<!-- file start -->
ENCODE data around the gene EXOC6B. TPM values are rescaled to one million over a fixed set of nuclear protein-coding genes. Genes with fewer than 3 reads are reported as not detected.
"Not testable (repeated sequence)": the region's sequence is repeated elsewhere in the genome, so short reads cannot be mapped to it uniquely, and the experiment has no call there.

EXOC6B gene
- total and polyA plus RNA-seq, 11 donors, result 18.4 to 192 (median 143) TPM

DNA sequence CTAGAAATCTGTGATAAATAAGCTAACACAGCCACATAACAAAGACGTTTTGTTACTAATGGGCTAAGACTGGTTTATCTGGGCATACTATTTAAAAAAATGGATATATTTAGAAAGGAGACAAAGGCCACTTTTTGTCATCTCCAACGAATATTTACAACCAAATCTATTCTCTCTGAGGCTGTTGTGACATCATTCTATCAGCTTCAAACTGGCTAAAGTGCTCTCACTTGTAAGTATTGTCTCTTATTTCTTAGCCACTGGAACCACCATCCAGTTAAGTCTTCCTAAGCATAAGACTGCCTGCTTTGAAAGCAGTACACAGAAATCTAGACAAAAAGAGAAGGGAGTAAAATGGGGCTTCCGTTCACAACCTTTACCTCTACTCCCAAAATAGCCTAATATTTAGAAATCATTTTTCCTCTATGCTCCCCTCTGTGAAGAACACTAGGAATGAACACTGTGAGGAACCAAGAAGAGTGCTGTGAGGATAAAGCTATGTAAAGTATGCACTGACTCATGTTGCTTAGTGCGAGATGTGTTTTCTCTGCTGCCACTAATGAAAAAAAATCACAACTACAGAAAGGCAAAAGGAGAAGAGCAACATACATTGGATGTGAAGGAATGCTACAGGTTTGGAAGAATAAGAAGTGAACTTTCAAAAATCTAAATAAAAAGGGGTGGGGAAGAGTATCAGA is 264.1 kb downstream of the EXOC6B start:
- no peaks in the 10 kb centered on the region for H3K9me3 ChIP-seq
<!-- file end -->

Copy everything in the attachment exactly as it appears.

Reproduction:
ENCODE data around the gene EXOC6B. TPM values are rescaled to one million over a fixed set of nuclear protein-coding genes. Genes with fewer than 3 reads are reported as not detected.
"Not testable (repeated sequence)": the region's sequence is repeated elsewhere in the genome, so short reads cannot be mapped to it uniquely, and the experiment has no call there.

EXOC6B gene
- total and polyA plus RNA-seq, 11 donors, result 18.4 to 192 (median 143) TPM

DNA sequence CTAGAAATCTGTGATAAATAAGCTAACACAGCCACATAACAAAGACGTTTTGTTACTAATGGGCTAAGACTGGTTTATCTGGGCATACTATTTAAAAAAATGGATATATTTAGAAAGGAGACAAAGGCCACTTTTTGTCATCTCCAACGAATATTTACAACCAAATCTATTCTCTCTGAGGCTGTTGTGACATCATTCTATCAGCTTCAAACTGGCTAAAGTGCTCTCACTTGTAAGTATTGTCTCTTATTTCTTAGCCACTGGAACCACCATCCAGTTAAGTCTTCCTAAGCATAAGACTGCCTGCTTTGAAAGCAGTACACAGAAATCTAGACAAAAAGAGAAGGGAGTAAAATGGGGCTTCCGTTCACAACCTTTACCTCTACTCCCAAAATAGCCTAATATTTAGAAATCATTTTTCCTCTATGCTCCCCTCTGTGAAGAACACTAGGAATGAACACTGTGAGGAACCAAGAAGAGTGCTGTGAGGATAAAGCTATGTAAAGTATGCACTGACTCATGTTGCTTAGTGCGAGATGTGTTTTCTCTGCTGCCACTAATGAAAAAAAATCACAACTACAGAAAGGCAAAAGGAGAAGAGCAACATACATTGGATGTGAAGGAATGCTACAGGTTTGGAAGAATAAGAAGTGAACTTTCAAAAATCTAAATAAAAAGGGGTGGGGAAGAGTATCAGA is 264.1 kb downstream of the EXOC6B start:
- no peaks in the 10 kb centered on the region for H3K9me3 ChIP-seq